Life is weird and wonderful, isn’t it really? I am frequently overwhelmed by the human connections Mack keeps bringing to me. How fortunate I feel to have been in the cemetery with my dear friends honoring Mack, when Mike’s dear friends were in the cemetery honoring him. Mack would have chuckled with delight at the sight of her Momma Bear and three of her adopted moms shooting tequila in the cemetery with strange men. Mike’s friend Kevin, who had also been his business partner, told me that Mike would be happy to know he still had the magic of bringing people together.

It may be odd, but in a way, it feels a little bit like Mack’s spirit has a friend in Oak Ridge Cemetery. She’s not alone, and neither is Mike. Mack and Mike brought nine people together that chilly Saturday. Now through the people who loved them, they are connected, too. You can call it odd all you want to, and it may even be weird, but to me it is perfectly wonderful to know that Mack’s sweet spirit is in such good company with Mike’s sweet spirit out there among those glorious old trees in the majestic shadow of the Lincoln Tomb.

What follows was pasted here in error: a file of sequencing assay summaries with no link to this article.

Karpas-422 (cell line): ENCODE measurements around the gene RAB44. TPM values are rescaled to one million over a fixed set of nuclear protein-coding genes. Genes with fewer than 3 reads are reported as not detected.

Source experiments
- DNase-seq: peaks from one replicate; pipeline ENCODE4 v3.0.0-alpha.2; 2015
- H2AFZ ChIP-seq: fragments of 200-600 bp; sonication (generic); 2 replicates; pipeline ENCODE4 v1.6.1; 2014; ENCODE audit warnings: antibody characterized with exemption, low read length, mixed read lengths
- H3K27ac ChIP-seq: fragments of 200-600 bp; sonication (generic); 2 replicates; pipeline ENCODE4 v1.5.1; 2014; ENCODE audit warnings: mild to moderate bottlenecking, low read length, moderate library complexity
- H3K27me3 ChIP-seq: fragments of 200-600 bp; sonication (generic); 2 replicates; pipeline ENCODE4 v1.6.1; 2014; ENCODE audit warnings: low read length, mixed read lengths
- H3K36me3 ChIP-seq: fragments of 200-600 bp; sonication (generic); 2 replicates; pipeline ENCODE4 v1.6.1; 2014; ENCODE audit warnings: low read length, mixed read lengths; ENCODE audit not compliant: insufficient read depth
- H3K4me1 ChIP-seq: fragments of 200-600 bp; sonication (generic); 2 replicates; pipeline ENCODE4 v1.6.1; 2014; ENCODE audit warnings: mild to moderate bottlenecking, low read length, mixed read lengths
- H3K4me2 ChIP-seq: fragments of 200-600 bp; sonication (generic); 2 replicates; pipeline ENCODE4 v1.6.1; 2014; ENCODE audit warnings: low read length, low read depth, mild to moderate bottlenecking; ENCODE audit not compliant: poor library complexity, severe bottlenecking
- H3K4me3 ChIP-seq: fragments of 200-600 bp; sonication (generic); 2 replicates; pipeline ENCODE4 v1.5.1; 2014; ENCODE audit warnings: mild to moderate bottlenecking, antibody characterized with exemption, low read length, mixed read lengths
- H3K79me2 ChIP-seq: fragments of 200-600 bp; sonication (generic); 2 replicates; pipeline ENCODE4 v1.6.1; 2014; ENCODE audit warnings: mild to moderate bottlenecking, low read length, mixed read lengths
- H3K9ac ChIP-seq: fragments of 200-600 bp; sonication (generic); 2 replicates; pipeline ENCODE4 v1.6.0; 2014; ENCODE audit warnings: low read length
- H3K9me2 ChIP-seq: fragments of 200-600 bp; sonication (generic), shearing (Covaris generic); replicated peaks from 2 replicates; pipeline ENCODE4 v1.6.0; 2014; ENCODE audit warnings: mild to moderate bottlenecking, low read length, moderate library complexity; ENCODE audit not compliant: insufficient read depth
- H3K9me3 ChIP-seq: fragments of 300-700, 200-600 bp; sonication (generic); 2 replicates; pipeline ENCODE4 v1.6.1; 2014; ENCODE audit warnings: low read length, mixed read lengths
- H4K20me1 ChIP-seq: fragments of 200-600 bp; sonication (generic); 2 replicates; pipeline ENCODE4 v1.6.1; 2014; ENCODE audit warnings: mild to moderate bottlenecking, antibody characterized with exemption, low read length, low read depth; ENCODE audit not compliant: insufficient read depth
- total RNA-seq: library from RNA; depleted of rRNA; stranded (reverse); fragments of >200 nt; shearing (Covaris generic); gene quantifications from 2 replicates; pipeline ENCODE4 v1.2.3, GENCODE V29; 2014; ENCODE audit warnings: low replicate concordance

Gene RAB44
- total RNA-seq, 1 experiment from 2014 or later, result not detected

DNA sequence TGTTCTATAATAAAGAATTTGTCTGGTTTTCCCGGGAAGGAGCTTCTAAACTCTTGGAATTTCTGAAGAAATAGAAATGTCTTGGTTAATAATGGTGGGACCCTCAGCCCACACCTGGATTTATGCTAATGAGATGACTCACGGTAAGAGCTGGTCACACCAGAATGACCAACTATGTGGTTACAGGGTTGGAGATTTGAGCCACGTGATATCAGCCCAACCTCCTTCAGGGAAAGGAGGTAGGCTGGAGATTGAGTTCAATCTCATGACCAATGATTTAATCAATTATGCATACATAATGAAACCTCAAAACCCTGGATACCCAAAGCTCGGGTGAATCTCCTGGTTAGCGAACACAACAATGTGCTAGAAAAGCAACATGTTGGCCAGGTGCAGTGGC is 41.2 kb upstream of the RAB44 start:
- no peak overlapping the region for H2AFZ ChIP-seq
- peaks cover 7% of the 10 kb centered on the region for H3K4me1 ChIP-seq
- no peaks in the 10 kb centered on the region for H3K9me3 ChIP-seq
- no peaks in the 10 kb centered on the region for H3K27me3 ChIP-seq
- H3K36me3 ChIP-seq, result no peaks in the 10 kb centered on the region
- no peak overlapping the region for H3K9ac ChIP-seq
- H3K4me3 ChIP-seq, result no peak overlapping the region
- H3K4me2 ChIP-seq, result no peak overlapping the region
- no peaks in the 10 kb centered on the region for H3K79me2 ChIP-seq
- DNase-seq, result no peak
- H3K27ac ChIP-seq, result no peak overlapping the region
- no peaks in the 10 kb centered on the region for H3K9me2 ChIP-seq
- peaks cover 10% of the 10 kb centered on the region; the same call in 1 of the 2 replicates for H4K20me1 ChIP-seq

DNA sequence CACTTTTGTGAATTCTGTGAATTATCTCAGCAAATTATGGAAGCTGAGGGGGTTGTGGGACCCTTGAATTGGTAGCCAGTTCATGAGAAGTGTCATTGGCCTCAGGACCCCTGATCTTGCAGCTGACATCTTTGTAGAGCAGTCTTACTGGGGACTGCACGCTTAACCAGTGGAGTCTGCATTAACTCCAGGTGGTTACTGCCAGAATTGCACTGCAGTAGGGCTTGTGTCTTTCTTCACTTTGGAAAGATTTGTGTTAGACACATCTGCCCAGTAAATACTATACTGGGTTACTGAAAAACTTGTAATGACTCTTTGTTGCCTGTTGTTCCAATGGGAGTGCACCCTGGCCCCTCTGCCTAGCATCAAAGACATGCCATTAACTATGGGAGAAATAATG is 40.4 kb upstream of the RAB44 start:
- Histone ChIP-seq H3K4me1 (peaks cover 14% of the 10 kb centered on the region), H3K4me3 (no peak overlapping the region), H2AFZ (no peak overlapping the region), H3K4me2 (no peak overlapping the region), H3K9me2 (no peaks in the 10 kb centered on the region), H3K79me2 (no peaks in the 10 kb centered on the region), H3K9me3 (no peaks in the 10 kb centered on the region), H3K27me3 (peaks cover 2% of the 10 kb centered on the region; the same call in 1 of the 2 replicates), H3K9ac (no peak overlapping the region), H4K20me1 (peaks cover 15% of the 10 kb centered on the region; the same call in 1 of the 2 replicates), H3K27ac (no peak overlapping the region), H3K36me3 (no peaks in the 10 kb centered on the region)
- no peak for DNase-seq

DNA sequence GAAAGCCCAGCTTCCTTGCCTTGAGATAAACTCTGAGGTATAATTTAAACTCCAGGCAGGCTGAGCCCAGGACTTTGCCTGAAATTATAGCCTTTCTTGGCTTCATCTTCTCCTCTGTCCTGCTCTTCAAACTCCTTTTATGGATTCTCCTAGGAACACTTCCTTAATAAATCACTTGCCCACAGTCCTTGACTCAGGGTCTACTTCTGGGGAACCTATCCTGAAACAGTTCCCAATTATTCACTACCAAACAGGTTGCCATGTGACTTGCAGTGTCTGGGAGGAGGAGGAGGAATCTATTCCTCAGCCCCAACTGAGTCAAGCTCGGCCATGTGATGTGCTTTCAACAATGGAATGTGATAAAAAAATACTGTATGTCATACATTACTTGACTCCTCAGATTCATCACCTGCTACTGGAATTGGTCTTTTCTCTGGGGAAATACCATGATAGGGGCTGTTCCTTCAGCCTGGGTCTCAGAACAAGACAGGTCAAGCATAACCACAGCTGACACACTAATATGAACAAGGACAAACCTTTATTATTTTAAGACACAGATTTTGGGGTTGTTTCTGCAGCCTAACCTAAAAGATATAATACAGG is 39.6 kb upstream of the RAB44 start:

P.S. Harv sent me the photo of Mack’s marker. After we left, the guys went over to pay respects to Mack. I know from now on, I’ll always stop over to see Mike, too.

Writing for My Life

Writing saved my life. No joke. No lie. No hyperbole here.